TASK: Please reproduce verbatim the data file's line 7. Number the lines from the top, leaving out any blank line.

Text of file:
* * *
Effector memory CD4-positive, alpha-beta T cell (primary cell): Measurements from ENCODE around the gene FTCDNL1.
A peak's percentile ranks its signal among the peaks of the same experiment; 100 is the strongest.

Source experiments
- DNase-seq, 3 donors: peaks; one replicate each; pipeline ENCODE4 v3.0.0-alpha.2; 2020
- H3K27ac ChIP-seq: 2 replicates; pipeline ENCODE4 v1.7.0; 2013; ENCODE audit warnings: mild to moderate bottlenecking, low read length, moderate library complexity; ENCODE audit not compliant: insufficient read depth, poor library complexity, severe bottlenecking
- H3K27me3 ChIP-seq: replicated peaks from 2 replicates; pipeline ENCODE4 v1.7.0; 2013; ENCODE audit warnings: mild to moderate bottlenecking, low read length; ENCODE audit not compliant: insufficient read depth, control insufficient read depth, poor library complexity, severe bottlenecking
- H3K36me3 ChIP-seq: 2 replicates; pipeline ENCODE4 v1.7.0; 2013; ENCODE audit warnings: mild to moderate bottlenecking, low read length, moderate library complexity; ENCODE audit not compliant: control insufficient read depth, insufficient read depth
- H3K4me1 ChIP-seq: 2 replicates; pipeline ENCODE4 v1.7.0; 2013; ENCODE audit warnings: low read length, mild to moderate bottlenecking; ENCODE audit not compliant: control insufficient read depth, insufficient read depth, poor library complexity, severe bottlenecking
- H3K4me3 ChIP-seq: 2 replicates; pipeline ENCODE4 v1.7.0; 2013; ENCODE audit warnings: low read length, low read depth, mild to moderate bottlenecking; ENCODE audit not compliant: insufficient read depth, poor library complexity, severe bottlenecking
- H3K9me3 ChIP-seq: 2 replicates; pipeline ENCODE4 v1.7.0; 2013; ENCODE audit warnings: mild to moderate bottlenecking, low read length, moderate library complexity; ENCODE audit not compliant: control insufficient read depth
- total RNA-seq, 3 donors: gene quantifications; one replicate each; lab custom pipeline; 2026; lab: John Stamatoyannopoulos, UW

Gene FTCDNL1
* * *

- H3K36me3 ChIP-seq: 2 replicates; pipeline ENCODE4 v1.7.0; 2013; ENCODE audit warnings: mild to moderate bottlenecking, low read length, moderate library complexity; ENCODE audit not compliant: control insufficient read depth, insufficient read depth